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Cat Herder 05:14 AM 01-09-2019
Monday:
4 year old: "I don't like pizza"
me: "I do. Eat or go wash up."
Kid goes to wash up.

4 year old, later: "I'm hungry."
me: "Go play toys."

Tuesday:
4 year old: "I don't like chicken."
me: "I do. Eat or go wash up."
Kid eats.

It becomes a non-issue when the kid realizes you don't care if they eat or not. If parents ask why their kid is hungry I tell them to ask their kid. Natural consequences.

Obviously, I plan my menus based on the groups' true dislikes, not just mood swings. There is no arguing a true dislike. I don't force kids to eat anything and I make substitutions on days I know a kid won't eat a specific thing. Ex: I currently offer baked sweet potato slices on cooked carrot days and sweet peas on string bean days. It is not a lot of effort and both kids eat very well with everything else.
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Pestle 05:19 AM 01-09-2019
Same as above. The food comes out. If you choose to eat only one of the items on the plate, you don't get seconds of that item! If you want something that is not on the plate, you don't get what you want! If you choose to get up and walk away in the middle of the meal, I will take that as a statement that you were done, and your plate is picked up and removed from the table.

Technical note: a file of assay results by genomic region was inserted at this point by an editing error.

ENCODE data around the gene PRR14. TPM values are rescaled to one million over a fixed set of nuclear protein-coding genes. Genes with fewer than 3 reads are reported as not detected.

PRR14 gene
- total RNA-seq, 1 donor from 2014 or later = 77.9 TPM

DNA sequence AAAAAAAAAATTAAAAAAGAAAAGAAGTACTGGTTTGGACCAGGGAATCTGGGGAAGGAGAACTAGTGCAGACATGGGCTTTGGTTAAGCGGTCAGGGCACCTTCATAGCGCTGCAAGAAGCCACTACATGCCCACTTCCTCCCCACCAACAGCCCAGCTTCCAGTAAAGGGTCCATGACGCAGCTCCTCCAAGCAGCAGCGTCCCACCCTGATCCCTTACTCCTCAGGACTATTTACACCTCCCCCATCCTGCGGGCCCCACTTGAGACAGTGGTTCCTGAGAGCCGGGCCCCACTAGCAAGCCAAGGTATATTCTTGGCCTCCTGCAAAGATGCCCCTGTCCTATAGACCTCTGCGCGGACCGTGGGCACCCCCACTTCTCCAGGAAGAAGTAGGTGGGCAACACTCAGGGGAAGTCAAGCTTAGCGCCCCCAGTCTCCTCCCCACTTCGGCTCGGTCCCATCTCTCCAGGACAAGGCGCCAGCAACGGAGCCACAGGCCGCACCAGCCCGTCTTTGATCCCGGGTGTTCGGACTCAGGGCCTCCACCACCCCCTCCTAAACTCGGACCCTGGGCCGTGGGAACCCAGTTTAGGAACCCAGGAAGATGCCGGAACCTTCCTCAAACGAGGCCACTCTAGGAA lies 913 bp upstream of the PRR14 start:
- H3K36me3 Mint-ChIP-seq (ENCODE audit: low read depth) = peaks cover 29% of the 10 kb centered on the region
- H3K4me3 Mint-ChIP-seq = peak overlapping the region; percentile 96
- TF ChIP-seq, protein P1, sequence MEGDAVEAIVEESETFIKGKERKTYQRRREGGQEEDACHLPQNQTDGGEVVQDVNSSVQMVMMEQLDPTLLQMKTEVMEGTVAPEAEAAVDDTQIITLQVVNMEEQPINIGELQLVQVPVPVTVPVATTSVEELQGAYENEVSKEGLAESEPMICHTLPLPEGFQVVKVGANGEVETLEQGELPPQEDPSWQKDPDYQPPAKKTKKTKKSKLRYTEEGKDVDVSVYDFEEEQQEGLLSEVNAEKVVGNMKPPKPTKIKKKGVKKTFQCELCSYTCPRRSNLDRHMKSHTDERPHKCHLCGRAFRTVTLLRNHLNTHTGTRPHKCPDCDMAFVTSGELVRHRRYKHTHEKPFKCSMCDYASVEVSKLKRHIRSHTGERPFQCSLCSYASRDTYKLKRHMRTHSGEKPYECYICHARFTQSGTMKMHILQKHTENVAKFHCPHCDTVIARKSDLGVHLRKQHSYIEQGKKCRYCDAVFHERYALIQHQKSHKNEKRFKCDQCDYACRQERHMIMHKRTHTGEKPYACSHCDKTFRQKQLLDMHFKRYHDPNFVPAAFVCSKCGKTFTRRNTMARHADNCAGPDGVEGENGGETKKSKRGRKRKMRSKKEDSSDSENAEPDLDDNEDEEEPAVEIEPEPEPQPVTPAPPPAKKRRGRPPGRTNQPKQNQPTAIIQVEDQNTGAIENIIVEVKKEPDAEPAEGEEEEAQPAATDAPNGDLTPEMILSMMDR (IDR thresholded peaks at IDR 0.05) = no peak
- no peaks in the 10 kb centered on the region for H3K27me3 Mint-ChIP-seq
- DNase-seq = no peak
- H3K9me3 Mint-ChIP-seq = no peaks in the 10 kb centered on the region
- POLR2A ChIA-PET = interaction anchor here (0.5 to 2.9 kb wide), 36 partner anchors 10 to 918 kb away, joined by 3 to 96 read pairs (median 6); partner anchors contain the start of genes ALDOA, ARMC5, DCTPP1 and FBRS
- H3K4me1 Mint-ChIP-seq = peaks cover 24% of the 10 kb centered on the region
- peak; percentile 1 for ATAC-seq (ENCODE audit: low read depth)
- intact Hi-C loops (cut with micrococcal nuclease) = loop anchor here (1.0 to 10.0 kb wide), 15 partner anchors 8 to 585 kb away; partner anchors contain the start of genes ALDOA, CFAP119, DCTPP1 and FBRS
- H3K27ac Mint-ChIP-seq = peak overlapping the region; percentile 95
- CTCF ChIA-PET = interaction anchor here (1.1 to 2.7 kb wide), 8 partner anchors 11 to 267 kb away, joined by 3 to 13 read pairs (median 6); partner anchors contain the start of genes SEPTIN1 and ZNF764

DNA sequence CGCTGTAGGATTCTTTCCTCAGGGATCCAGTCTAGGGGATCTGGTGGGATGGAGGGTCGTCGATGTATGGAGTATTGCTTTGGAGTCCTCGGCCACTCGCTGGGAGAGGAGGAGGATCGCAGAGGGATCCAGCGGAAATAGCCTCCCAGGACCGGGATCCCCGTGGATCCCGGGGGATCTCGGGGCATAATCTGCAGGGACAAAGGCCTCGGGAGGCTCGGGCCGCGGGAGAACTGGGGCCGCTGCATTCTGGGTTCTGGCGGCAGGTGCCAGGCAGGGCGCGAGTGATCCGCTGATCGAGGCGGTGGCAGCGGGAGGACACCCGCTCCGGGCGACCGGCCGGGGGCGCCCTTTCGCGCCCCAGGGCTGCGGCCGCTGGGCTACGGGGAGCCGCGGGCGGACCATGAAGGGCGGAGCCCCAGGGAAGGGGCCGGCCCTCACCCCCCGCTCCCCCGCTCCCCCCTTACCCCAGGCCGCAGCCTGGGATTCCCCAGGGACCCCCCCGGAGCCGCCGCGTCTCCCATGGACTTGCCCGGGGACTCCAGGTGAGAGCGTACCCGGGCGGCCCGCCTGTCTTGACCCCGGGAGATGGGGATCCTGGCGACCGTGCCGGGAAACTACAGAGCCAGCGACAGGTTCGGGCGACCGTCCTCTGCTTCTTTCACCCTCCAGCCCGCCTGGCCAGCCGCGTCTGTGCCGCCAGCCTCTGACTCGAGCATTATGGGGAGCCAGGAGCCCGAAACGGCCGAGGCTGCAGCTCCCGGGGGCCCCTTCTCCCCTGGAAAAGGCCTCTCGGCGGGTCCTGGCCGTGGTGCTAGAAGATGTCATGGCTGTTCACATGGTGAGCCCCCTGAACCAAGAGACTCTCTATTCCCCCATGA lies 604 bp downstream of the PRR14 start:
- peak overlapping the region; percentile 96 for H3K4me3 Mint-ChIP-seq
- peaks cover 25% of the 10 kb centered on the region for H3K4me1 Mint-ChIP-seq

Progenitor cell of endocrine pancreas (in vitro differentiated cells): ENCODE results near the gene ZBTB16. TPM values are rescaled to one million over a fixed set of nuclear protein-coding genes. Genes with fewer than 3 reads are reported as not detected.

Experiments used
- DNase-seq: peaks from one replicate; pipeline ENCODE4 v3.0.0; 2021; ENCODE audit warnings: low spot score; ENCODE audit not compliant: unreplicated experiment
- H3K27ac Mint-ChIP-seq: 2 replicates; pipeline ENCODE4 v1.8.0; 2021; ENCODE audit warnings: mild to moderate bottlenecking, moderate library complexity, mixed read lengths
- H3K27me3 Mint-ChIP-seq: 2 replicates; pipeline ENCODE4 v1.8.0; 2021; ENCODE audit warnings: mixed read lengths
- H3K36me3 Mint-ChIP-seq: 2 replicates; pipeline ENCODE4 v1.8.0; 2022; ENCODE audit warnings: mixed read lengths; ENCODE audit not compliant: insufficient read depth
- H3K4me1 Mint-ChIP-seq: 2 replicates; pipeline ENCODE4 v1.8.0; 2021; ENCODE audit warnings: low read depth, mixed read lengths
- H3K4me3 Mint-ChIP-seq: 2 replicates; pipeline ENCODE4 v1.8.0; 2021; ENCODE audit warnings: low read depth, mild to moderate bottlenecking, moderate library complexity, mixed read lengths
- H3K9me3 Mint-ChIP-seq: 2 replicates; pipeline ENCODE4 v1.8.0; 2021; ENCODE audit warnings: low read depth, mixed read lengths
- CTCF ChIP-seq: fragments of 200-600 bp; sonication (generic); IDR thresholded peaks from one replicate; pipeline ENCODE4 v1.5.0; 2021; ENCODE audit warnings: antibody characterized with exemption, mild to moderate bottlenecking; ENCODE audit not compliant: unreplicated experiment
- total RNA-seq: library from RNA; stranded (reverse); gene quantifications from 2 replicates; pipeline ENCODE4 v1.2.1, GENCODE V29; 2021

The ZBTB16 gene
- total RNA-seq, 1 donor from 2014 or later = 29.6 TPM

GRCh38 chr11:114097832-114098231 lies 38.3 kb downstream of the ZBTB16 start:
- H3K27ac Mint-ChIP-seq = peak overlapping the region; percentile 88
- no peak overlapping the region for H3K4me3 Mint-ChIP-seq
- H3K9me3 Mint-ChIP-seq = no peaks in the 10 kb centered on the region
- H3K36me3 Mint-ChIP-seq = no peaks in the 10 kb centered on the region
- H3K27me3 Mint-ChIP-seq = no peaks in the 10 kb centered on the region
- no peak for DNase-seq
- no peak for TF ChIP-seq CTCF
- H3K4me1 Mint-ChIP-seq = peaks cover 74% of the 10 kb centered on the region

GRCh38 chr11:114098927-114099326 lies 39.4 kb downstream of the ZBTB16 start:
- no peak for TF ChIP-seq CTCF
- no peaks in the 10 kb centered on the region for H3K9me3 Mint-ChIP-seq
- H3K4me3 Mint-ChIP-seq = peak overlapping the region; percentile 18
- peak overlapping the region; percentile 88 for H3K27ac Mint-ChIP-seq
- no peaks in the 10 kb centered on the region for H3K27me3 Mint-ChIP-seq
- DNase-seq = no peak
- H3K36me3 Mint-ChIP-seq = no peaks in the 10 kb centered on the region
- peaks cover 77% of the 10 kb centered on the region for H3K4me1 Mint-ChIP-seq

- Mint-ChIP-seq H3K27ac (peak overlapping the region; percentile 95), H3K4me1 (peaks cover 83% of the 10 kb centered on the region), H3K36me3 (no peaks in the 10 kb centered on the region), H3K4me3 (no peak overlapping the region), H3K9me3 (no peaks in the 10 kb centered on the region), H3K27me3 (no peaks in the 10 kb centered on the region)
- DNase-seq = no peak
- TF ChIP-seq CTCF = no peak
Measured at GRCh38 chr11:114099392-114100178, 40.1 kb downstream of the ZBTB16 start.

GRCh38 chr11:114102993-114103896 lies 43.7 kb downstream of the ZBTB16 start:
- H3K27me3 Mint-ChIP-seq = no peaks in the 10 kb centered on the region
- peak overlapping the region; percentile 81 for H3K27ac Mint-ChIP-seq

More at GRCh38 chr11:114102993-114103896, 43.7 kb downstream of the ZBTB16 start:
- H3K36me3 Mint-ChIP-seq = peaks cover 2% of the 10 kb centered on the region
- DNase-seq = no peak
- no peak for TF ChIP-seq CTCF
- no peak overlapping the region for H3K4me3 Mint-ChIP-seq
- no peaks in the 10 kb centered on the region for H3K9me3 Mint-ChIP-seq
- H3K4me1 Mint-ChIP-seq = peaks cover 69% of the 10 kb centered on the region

Any other habit is a recipe for misery for you, and also for everyone who ever tries to feed that child a meal for the rest of their natural lives. There are adults who act like toddlers at mealtime. If you indulge the toddlers now, you will increase the number of terrible houseguests and restaurant patrons in the world. For the sake of some infant out there who is going to grow up to be the server at that table, don't let your kids turn into mealtime divas.

Re: being hungry at pick up: if the kids are stuffed at supper time, the parents are going to be upset, and rightfully so. I have found that my picky eaters either load up on snacktime and ignore lunch, or ignore snacktime and load up on lunch. Don't stress. They will eat when they're hungry, but don't feed them outside of meal times because then they will never be hungry enough to eat at the actual meal time.
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Meeko 07:00 AM 01-09-2019
We have only one choice. Take it or leave it. Anything else teaches a child to be picky.
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Lil_Diddle 09:50 PM 01-10-2019
Last year I had the pickiest group of eaters, I could never please all the children. I was throwing so much food out. But they eat whatís in front of them or they donít eat. I did change my policy last year when a parent asked if I would serve alternate meals. Of course my reply was no, I mean Iím not a resteraunt. However, I did decide to allow parents to send cold lunches. And no snack foods are allowed. My weekly menu is always posted. Not one parent ever took advantage of the new policy. So obviously they are not too concerned.

Thank goodness this year, these kids make happy plates all the time. Very rarely does food go to waste and Iím giving them new things to try instead of the constant same things on a cycle. Iíve also made every Monday cold lunch day. My assistant doesnít work on Mondays so itís nice not dealing with making lunch and washing dishes, and it saves me just a little extra on my budget.